In the early 1800’s, Barns May had a 260-acre homestead in what is now know as the Greenwood Community of Washington County. On May 28, 1858, Jacob May, son of Barns May, deeded one-half acre of land on which a schoolhouse was to be erected to trustees, John Walter, Milton Dulaney and Elisha Fine.
The first structure was a log schoolhouse called Mays School. In later years, this building burned and was replaced with a larger building. The school was called Greenwood School, but it is not sure when or why the school received this name.
Greenwood School was rated early as a secondary school with grades one through twelve. It was later changed to eight grades, and students continued their education at Lamar or Jonesboro schools.
When first built, this school served the community not only for educational purposes, but also for church, voting center, and other community activities. Methodist and Baptist ministers would come from Jonesboro and hold revivals during this time. Some of the converts would then join the Jonesboro Churches of their particular faith or denomination. Sometimes monthly services were held when a minister could be obtained. In 1896, the people decided to build a regular church building, and from that the Eden Methodist Episcopal Church North was organized and built. A number of the May and Dulaney descendents still attend and are members of this church.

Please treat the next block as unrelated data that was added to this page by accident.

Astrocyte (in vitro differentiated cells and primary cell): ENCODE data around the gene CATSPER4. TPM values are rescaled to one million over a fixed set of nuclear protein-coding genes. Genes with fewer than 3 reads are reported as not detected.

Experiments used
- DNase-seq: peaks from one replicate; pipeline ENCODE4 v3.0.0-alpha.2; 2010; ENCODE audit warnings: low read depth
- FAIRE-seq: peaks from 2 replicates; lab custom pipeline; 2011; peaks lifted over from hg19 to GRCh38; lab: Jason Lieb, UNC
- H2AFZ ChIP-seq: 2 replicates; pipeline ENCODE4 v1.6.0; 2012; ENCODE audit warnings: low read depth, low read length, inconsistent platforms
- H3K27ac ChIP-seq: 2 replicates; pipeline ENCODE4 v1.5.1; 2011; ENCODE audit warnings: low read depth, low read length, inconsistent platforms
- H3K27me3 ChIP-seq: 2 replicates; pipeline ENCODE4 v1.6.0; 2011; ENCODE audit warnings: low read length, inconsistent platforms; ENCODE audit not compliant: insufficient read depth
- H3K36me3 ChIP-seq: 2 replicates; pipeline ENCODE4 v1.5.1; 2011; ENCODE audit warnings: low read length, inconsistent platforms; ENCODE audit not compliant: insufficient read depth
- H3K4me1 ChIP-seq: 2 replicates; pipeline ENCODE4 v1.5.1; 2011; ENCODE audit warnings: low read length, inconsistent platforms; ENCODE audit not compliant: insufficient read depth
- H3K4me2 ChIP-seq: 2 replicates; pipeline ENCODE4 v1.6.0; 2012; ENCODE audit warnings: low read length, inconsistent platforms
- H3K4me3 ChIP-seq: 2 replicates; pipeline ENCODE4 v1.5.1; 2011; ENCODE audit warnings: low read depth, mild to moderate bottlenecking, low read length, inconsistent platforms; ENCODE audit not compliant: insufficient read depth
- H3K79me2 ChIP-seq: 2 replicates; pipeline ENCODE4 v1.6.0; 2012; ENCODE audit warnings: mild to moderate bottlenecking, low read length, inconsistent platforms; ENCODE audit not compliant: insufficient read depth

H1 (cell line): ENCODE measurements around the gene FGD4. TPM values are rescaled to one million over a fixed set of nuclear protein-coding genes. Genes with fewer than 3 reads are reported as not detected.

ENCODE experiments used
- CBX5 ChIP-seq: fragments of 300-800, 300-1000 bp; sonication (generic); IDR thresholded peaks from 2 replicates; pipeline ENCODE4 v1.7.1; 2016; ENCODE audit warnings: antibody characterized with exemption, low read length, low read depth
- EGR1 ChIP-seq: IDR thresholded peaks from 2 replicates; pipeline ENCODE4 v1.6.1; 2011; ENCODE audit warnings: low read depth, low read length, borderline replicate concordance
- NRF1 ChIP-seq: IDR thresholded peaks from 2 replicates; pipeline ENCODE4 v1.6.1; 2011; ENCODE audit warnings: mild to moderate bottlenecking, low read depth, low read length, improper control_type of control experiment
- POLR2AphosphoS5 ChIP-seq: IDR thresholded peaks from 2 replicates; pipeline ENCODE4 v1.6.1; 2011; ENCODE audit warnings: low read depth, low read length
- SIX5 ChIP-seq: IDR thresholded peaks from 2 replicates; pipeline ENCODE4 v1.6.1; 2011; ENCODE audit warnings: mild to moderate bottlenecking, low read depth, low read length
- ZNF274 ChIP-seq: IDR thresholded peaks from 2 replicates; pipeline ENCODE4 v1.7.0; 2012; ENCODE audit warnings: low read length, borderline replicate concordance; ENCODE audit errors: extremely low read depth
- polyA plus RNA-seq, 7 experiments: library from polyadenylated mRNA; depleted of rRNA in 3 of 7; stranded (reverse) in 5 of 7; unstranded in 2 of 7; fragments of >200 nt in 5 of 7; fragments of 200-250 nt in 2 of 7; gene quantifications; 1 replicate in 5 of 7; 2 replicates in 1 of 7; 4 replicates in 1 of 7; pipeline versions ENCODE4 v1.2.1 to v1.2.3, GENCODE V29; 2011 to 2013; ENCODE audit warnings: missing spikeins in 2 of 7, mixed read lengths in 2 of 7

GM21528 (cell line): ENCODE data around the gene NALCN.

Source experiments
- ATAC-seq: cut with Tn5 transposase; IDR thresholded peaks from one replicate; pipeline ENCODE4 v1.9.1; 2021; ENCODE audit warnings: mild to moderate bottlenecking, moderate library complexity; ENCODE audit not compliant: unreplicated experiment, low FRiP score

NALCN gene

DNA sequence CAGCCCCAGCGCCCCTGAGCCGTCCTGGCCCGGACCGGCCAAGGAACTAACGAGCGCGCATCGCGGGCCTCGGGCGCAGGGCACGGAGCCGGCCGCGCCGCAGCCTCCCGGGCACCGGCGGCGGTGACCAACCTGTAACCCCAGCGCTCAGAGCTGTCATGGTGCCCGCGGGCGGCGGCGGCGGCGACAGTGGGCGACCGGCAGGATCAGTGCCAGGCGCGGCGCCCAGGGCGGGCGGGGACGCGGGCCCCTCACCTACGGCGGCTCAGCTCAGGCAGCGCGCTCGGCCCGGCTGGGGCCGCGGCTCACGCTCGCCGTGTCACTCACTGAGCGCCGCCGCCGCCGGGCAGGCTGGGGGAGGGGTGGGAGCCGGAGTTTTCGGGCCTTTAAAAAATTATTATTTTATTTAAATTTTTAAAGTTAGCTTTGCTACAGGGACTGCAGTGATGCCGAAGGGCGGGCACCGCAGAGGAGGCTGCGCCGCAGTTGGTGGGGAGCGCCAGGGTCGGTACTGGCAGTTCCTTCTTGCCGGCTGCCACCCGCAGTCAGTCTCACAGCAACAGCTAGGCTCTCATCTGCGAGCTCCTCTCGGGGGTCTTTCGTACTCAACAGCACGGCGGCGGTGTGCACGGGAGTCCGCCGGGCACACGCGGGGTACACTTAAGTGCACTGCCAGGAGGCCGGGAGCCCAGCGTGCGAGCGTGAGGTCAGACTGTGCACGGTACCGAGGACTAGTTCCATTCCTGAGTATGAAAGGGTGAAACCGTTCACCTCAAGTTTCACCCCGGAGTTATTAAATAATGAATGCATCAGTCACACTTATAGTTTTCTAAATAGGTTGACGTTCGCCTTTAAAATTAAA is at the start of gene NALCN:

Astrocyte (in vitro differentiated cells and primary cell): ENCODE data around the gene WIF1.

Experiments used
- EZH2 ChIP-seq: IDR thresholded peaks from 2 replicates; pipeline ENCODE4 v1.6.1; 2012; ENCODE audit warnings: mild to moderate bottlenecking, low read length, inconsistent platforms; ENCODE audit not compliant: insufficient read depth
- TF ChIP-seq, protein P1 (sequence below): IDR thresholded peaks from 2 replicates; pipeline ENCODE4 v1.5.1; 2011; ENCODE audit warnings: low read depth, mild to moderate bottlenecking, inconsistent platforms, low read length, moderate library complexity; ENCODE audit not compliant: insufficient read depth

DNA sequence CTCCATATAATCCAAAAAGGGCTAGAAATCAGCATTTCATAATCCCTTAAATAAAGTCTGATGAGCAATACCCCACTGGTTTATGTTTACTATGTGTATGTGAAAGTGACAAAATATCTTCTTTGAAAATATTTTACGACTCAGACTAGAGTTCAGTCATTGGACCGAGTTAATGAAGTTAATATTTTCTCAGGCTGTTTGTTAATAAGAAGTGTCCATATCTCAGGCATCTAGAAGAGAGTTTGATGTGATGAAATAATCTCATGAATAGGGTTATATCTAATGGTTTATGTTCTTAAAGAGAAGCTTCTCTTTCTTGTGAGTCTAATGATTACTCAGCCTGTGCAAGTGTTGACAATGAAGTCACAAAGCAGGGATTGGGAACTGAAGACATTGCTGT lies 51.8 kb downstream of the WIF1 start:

After school was discontinued, the schoolhouse still served the community as a Community Club Center and a Boy Scout Club House.
After the building burned in the 1960’s, Wesley Dulaney and Remer Fine met with the Washington County School Board and were able to get the property deeded to the Eden United Methodist Church.
From the files of the Holston Conference of the Methodist Church Archives, Kelly Library, Emory & Henry College, Emory, VA.